Steamboats on the Victoria Nyanza
It is dogged that does it" might be applied to some of the work of the Foreign Office in East Central Africa. Under local circumstances of the greatest difficulty' the Foreign Offices has
persisted for years in endeavouring to place and maintain steamboats, under the charge of the Uganda Administration, on Lake Victoria Nyanza........
Click below on photo to continue......
The IBEA Company started building a road from Mombasa, and Captain Sclater supervised its completion to Lake Victoria in 1896.
In October 1905 the British launched their fifth and largest expedition against the Nandi and killed 600 of their warriors by November, ending ten years of violence as the Nandi withdrew to a reserve away from the railway.
Eliot had reserved all land from Kiu to Fort Ternan for white settlers, and in 1907 the Colonial Secretary Elgin pledged that the area would be reserved for Europeans. The railway cost taxpayers £7,909,294 but began turning a profit in 1905.
Between 1908 and 1912 settlers complained about a lack of African labor, and they demanded the Government increase taxes on Africans to force them to work. A Poll Tax was added to the Hut Tax, and pressure was put on Africans to leave their homes and work on European estates. Since 1907 John Ainsworth as Commissioner of Nyanza Province had been encouraging Africans to grow their own crops, and by 1914 Nyanza was the leading exporter, growing much corn (maize) and simsim (sesame). Many Indians settled in Kenya and maintained their culture, language, and religion as they excelled in crafts, trade, and civil service. Europeans, some of whom were from South Africa, began to demand residential segregation of Asians as well as of Africans. Ewart Grogan had flogged Africans in 1907. Settlers got the right to all-European juries, and for many years no jury convicted a European of murdering an African.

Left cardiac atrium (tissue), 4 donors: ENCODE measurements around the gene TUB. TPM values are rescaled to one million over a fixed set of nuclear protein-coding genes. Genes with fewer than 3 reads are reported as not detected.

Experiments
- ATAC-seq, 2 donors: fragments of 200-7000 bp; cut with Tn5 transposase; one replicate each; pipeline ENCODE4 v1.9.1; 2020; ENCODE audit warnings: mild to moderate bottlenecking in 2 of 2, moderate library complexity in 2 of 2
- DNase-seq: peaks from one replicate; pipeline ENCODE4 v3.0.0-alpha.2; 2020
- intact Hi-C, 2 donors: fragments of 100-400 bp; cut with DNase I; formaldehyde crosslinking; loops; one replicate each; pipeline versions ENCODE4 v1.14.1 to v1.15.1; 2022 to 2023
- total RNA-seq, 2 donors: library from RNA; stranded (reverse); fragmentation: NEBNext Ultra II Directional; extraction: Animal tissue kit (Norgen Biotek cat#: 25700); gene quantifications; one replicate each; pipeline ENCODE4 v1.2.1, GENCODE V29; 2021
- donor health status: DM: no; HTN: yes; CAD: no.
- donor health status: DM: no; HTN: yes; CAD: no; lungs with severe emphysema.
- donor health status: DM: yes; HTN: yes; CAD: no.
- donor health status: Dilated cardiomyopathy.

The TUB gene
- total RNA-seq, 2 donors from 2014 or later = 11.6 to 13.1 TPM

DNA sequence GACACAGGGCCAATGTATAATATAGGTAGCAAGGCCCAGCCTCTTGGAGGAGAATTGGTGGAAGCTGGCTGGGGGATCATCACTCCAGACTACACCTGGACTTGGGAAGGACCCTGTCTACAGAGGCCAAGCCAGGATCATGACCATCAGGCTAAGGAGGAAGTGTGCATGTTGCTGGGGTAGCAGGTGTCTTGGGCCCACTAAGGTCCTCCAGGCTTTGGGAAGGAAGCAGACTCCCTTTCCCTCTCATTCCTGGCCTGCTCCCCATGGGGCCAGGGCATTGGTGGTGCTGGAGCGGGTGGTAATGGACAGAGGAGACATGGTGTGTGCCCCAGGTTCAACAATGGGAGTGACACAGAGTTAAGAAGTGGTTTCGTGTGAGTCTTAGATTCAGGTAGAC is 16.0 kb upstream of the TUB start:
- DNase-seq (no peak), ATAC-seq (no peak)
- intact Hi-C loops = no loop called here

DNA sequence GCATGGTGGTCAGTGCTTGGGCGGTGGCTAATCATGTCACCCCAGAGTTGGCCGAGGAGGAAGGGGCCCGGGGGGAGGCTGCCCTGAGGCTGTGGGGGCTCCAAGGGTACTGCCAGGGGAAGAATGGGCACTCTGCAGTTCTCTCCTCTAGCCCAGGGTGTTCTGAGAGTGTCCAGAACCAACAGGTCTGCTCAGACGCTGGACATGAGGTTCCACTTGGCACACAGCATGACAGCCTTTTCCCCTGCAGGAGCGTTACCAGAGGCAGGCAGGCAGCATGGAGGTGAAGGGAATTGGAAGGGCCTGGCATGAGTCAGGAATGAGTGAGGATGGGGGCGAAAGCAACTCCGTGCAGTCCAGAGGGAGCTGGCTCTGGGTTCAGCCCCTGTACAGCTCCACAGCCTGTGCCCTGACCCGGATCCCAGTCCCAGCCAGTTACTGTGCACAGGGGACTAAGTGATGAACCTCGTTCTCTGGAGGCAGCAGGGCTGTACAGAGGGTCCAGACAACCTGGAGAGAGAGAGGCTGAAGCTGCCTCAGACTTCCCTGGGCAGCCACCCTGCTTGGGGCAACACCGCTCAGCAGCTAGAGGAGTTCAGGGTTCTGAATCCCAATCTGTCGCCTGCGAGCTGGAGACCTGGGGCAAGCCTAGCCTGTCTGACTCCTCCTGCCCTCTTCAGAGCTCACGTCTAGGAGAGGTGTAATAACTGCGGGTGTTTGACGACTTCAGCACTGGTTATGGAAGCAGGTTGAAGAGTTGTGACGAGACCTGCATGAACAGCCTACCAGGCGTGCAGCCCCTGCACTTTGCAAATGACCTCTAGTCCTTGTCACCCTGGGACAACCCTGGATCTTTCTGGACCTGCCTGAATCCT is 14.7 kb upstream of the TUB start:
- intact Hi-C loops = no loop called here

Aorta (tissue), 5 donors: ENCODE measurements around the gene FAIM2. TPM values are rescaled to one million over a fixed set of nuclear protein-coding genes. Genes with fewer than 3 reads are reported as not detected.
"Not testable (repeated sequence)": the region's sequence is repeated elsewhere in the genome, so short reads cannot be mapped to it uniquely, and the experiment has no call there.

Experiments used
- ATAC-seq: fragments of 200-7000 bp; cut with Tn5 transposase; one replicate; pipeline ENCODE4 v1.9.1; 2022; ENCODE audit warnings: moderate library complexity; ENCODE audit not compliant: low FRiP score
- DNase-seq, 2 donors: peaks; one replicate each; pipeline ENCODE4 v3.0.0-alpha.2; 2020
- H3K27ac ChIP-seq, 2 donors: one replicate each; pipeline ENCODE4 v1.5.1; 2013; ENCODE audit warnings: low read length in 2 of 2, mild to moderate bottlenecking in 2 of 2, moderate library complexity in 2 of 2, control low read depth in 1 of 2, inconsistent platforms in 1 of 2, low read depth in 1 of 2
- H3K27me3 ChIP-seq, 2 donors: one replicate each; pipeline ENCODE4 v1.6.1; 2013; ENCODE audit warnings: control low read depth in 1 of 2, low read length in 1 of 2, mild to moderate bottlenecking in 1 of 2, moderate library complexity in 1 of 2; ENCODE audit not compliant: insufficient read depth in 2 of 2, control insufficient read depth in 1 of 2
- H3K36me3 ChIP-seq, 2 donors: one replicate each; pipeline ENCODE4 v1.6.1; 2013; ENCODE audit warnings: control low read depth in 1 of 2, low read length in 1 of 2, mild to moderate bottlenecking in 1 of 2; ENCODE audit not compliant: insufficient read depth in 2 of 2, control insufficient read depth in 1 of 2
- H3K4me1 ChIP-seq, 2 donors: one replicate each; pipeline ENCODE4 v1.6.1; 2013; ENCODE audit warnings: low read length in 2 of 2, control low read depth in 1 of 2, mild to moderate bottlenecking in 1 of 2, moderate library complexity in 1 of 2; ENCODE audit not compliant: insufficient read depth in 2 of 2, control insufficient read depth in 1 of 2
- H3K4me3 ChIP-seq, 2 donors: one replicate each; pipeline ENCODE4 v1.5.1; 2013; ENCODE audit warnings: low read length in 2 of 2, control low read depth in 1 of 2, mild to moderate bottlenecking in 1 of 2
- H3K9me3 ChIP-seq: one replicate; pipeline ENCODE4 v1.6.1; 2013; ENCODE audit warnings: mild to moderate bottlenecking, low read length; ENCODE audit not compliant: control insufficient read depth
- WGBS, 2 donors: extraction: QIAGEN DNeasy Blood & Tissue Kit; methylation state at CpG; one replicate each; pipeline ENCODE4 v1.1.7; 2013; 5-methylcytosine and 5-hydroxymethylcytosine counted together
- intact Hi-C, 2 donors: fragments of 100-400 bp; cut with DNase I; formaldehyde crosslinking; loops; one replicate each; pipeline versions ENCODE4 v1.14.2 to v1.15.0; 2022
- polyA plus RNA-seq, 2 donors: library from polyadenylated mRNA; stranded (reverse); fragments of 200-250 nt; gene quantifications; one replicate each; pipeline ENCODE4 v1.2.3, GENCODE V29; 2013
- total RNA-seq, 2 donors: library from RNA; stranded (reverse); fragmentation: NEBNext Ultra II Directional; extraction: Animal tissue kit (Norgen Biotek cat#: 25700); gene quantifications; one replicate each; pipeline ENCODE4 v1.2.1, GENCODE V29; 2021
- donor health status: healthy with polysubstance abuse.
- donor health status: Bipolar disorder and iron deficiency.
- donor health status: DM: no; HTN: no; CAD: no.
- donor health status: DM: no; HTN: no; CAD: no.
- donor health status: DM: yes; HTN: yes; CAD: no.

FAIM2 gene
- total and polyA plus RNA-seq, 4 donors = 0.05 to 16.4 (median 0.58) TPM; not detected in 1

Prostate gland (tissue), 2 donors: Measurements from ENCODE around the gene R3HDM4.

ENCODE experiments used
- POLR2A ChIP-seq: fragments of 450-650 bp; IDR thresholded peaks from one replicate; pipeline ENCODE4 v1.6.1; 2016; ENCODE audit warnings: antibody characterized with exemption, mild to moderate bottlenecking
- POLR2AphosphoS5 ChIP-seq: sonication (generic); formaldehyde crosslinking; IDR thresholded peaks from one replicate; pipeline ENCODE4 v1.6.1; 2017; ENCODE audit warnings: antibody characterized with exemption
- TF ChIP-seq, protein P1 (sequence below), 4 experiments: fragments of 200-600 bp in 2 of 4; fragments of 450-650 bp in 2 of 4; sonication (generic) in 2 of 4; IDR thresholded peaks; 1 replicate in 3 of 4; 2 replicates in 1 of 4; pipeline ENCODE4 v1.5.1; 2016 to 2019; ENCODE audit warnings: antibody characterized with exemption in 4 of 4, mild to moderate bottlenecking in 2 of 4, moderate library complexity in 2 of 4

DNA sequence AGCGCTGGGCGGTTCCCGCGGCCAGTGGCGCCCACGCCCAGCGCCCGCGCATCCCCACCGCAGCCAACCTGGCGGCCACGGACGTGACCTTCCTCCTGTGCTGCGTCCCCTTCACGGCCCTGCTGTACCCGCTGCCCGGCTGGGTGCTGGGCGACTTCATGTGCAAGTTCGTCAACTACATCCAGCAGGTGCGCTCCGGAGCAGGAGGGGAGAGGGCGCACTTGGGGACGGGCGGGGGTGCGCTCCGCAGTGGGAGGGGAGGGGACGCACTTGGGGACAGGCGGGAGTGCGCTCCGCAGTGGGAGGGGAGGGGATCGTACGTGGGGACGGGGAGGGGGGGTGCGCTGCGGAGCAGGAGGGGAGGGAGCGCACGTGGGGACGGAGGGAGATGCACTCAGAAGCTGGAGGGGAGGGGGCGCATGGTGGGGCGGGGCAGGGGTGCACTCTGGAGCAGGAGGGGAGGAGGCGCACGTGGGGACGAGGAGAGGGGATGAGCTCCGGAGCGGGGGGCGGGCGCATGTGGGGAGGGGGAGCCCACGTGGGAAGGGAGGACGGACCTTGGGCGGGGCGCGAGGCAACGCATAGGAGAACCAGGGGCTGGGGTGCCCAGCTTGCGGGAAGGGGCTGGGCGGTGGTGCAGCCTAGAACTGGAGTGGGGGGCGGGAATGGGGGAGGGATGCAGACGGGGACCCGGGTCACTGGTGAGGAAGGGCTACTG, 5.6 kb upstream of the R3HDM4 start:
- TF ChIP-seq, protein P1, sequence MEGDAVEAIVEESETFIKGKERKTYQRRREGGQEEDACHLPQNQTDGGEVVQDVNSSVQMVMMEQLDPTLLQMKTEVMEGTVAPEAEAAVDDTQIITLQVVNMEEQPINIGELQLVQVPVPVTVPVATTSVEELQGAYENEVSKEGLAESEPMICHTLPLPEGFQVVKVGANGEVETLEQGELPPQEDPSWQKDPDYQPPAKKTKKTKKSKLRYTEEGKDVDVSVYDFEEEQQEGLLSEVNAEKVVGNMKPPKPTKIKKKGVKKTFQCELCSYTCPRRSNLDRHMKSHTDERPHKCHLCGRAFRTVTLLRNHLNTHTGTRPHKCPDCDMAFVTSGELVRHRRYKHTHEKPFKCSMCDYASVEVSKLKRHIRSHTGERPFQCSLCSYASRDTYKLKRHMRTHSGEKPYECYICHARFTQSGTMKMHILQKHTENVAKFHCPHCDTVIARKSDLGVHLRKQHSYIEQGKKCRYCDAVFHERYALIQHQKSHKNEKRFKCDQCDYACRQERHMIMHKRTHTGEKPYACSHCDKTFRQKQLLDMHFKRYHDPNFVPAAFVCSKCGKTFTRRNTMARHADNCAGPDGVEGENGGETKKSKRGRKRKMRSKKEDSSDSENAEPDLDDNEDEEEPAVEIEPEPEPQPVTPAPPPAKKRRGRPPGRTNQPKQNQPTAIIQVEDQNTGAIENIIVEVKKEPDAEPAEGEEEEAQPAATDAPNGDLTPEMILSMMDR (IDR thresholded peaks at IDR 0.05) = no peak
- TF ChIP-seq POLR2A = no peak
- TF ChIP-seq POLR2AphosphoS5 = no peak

Edward Northey arrived in January 1919 and became the first governor of Kenya when it was declared a colony in 1920. He ordered the start of African registration, and in October 1919 he authorized officials to assist with labor recruiting for private employers. Northey also implemented the Soldier Settler plan by helping European veterans get land in Kenya on easy terms. Taxes on Africans were raised during and after the war, but Europeans had low taxes. The state even helped employers reduce their wages to Africans. The Indians in Kenya outnumbered the Europeans, but they were not allowed to vote or get land in the “white highlands.” They demanded the vote, free immigration, and an end to segregation. However, the Convention of Associations demanded restricted Asian immigration, only two Asians on the Legislative Council, and residential segregation.
The Catholics were restricted to Buddu province, and the Muslims were given three small counties. Gerald Portal was appointed commissioner. He arrived at Kampala on March 17th 1893 and raised the British flag on April 1. The British Government began to pay the Company for the administration.
The British formally declared the Uganda Protectorate in June 1894, and the East Africa Protectorate was proclaimed in July 1895.
Commissioner Ernest Berkeley (1895-99) arrived on December 12 and got the Kabaka and chiefs to accept the Uganda-Usoga Agreement by which the Ganda renounced their claims in Busoga, which was incorporated into the Protectorate.
The Christian Missionary Society began starting bush schools in 1895. After 1900 they had three or four boarding schools to educate the African elite. Bishop Tucker ordained six Ganda deacons in 1893 and three priests by 1896. By 1914 the Anglican diocese had 33 African priests.
Kisumu is the third largest city in Kenya. What factors led to the emergence of Kisumu as one of the most important cities in Kenya as well as in the Great Lakes region? We argue that the Kenya-Uganda Railway helped make Kisumu one of the most important cities in Kenya and the Great Lakes region.